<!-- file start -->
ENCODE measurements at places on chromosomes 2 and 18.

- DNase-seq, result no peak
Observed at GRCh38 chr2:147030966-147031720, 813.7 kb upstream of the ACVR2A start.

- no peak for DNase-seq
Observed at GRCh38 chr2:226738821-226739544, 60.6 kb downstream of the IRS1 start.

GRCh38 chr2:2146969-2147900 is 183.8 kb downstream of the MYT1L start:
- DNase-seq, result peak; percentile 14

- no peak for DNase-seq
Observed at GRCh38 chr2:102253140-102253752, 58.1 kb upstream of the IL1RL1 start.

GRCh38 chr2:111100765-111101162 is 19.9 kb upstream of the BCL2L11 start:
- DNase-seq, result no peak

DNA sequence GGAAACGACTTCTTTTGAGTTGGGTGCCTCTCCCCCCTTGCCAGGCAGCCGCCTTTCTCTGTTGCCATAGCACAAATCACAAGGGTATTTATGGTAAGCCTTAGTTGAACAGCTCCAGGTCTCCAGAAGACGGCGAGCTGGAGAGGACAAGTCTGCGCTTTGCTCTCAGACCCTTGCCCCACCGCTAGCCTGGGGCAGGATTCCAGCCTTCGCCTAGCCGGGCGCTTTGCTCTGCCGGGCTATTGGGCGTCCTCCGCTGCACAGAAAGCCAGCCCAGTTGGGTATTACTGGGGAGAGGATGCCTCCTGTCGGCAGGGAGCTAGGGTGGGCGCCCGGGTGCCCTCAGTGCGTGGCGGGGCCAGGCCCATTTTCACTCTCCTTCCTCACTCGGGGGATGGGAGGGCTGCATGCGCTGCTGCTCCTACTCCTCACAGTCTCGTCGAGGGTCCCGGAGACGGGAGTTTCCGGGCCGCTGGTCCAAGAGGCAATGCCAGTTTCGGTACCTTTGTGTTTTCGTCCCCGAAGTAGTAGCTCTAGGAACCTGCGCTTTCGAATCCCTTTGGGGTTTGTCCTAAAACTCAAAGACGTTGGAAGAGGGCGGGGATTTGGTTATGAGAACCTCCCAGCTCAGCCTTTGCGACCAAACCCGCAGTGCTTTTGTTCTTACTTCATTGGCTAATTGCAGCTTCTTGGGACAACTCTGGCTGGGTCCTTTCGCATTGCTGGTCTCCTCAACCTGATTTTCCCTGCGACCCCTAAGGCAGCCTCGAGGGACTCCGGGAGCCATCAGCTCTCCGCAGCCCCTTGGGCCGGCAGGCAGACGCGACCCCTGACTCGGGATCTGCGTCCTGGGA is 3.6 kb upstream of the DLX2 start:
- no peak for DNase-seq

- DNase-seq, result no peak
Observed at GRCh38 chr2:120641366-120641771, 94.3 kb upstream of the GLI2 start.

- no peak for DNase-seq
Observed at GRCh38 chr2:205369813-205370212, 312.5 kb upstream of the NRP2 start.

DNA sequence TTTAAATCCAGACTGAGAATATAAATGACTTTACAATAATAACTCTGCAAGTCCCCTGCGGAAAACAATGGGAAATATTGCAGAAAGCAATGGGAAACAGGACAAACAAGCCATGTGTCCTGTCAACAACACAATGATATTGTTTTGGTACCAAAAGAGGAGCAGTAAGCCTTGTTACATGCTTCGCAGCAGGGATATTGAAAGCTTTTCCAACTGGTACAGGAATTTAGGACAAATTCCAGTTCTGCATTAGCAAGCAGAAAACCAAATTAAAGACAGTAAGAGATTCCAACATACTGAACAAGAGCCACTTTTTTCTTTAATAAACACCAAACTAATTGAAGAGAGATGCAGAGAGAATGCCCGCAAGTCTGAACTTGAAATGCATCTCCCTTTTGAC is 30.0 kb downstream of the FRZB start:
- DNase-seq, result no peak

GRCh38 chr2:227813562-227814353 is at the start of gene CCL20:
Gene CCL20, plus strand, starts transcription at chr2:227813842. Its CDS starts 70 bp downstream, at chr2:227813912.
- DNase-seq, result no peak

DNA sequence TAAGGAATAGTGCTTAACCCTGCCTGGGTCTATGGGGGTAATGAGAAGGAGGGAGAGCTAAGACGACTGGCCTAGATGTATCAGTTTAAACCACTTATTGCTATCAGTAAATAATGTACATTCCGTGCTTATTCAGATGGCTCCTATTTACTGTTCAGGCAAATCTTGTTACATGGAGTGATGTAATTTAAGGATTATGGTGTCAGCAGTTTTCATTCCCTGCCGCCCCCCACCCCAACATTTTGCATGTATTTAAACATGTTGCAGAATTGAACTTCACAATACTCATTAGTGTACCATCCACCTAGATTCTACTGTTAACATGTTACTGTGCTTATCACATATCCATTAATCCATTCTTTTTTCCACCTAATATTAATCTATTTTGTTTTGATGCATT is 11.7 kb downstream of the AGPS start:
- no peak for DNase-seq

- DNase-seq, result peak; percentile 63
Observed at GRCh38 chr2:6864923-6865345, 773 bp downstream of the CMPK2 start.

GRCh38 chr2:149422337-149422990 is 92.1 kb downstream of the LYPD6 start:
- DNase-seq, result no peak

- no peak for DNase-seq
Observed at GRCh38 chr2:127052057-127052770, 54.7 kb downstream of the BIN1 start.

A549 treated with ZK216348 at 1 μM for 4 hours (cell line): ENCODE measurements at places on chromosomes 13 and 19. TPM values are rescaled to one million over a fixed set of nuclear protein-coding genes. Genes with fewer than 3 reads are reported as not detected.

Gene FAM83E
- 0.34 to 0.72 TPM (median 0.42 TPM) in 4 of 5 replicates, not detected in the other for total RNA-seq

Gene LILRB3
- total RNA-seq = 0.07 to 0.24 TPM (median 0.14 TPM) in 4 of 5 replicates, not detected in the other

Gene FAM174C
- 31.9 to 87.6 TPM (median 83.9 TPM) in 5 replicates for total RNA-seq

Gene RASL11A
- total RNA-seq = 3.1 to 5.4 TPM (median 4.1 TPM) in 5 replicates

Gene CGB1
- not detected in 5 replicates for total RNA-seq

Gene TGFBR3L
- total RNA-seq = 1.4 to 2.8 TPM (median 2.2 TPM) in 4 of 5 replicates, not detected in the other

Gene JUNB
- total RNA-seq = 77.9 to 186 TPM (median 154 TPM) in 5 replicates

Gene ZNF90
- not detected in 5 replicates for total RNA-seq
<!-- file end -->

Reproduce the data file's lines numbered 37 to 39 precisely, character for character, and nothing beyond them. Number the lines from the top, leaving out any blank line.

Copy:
- 31.9 to 87.6 TPM (median 83.9 TPM) in 5 replicates for total RNA-seq

Gene RASL11A
- total RNA-seq = 3.1 to 5.4 TPM (median 4.1 TPM) in 5 replicates